“The bargain we made was not just,” he claimed, as MacIan eyed him warily. The hunter of the hills had come alone, as was honourable, but Macgillichallum had brought with him four of his manservants, each armed like their Laird, to preclude the possibility of a single–handed fight with MacIan that he would undoubtedly have lost.
“I am in no mind to pay any debt,” said the Laird of Raasay. “Had I won, you could not have paid me, and that was an equally likely occurrence. Therefore, it was not a gentleman’s agreement. Besides, you have no corpse to show me as proof. Should I take the word of a common hunter and a rabble of townsfolk, who are likely in his debt, when I have not the evidence of my own eyes? I think not.”
MacIan, unable to fight the nobleman, railed at him instead, accusing him of deliberately delaying his return so that the corpse could not be shown, and calling him by all sorts of names that were most distressing to hear spoken in that place, but I knew his reasons to be just. Eventually, he despaired, and made his way back to his bothy, leaving the nobleman in Laggan with his foolish pride intact.
Well, MacIan may have been defeated, but I was not. The murder of one of our sisterhood was worthy of revenge to be sure, but I had thought that to strip him of honour would be a worse fate than helping him to a hero’s death. But now that I saw he had no honour to speak of, only one fitting punishment remained.
Moreover, he had broken a sacred promise. No man or woman may break a pledge made at the Yard of Dalarossie without offending the dead that rest there. Such a deed bears likewise bears only one punishment. That is our way. It has always been so.
But how to accomplish his death, when he was surrounded at all times by a retinue of warriors? In this I would need the help of the sisterhood.
As Macgillichallum returned to the coast on horseback, I summoned twelve of our number to a meeting here in Laggan. After having agreed upon our course of action and we sped ourselves to Lochalsh, where we caught up with the enemy in a ferry–house.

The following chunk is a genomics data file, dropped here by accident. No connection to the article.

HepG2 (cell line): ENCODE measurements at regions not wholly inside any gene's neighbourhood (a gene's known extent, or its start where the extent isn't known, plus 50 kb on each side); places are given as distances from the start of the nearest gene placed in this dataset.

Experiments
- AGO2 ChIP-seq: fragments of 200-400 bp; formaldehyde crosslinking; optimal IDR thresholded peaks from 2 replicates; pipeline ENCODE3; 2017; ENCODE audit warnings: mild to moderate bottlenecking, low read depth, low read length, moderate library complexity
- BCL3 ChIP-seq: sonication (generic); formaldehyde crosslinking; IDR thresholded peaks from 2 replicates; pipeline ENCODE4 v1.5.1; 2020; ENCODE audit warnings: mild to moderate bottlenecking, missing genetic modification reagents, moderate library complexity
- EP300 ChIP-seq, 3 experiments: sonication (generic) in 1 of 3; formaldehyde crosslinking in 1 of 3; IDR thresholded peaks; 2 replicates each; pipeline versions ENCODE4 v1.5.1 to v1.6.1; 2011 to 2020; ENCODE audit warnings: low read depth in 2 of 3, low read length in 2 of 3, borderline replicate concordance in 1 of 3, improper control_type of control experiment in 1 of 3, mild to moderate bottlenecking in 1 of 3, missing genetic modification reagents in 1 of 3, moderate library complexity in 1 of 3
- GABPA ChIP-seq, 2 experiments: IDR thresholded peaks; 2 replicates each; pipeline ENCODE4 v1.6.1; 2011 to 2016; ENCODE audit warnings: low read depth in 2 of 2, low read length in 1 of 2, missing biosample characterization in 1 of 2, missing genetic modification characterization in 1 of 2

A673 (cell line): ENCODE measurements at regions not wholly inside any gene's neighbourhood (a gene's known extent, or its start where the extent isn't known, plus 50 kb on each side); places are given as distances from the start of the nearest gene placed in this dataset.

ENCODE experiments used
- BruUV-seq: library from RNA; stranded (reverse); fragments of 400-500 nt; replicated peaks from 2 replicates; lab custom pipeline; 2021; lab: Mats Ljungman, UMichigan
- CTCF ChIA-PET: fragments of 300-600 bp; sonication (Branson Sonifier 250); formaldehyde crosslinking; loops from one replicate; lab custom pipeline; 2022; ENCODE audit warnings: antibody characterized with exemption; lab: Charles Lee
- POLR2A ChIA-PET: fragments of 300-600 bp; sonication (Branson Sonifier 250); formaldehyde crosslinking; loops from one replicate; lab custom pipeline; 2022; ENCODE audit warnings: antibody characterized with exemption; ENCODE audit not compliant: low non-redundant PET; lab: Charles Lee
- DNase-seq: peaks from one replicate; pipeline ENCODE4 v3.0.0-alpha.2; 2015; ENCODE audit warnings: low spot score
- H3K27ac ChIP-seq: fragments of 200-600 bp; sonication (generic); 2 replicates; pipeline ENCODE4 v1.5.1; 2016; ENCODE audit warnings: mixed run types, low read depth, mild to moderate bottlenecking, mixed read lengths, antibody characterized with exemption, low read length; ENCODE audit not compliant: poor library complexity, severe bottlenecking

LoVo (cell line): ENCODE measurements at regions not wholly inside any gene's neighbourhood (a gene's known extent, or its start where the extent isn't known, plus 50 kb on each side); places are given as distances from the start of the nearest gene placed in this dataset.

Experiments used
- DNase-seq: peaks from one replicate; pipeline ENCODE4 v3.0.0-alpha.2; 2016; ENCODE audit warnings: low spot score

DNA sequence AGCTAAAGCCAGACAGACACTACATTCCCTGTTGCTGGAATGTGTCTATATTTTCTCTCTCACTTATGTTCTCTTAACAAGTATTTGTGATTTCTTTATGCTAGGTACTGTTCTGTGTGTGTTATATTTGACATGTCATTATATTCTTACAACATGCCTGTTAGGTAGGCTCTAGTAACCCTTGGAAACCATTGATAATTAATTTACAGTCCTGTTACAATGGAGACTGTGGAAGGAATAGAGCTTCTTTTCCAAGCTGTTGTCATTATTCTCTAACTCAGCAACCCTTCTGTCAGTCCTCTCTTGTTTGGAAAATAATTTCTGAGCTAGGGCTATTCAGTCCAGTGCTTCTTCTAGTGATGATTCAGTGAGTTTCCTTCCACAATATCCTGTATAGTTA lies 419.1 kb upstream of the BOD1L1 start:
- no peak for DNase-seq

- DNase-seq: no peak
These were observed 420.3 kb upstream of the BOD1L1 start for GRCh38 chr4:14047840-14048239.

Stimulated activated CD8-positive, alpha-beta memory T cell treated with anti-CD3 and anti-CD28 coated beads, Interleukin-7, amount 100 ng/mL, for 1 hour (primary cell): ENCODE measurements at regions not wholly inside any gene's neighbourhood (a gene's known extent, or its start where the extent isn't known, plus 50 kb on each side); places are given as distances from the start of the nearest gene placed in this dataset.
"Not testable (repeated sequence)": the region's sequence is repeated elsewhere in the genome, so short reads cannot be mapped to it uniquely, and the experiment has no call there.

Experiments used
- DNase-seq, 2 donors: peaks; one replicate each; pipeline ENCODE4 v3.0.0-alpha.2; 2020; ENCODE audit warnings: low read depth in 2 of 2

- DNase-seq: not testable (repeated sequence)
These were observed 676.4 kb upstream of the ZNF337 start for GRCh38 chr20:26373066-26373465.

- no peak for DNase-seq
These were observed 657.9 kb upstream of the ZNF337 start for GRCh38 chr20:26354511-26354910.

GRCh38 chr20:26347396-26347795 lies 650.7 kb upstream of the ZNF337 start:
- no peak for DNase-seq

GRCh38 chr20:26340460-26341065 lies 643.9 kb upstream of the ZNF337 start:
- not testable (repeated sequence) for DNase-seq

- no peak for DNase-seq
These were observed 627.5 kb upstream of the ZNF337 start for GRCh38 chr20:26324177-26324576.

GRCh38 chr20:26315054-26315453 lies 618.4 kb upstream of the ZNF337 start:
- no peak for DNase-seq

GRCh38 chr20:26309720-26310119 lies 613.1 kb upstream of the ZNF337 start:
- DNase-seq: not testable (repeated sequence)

They were in the act of determining whether to set sail for the Isles in a gale that had recently blown up. I entered alone, while my sisters remained outside, perched upon the stone wall and cawing in mirth as the Laird of Raasay’s men tried to make ready the rigging in such a fierce wind.
“Ah, old woman there,” called John Garve in a garrulous tone as I approached. “My men are a–feared that they will not make home, if they set out this day. I, on the other hand, am of a mind to reach my residence as soon as I am able, regardless of any squall or storm. What say you of this?”
As he spoke, I noted with pleasure that he and his crew had taken recourse to that great supporter of spirits under every trial, the usquebaugh, a few bottles of which will add vastly to the resolution of any company, while detracting to an equal degree from their ability to do anything with it.
Clearly, there is only one reason that a man seeks the opinion of a crone, and that is to infer that his comrades have less spirit then she. I was happy to oblige him in this, and answered him as follows:
“If a man makes a pledge to another, but then will not honour it when the hour arrives, it must be questioned if he is a man at all. Perhaps you would be better travelling with a woman? I will gladly be your companion in this journey. And should you seek further comrades than me, you might find the seals in the bay have more courage than your kinsmen, and a better odour to boot.”
John Garve laughed heartily at that, and his men were shamed, and at once agreed that to set sail at once was most necessary indeed. For my own part, I asked for nothing more than to sail with them as far as the Point of Eyre on Skye, and Garve was happy to oblige, after the assistance that I had just rendered him.
What now were the consequences of my actions? No sooner had we taken to the waves than the wind drove us speedily in the direction of Raasay, but the storm was even more violent than it had appeared from the shore and the crew soon lost what heart they had. The heroic chieftain labored hard to dispel the despair which begun to seize them, by singling out the most frightened souls and comparing them to worms beneath the earth, thereby lifting the spirits of all others that heard it.
And it must be said that his seamanship was fine and worthy, for in spite of the combined efforts of the sea, the wind, and the lightning, he kept the vessel steadily on her course towards Eyre, which of course was my chosen place of disembarkation. Just as it seemed that the bold fellow had won out against the sea, it was time for us to condemn him to it.
First of all, a very large black cat was seen climbing in the rigging. Where formerly there had been a flock of twelve small seabirds perching there, now nonesuch were apparent, and the cat was soon followed by another of equal size, and the last by a successor, until presently there were twelve very large beasts of black or grey, weighing down the masts, spoiling the sails and clawing at the rigging in an assault that would soon render the whole ship quite impotent against the storm.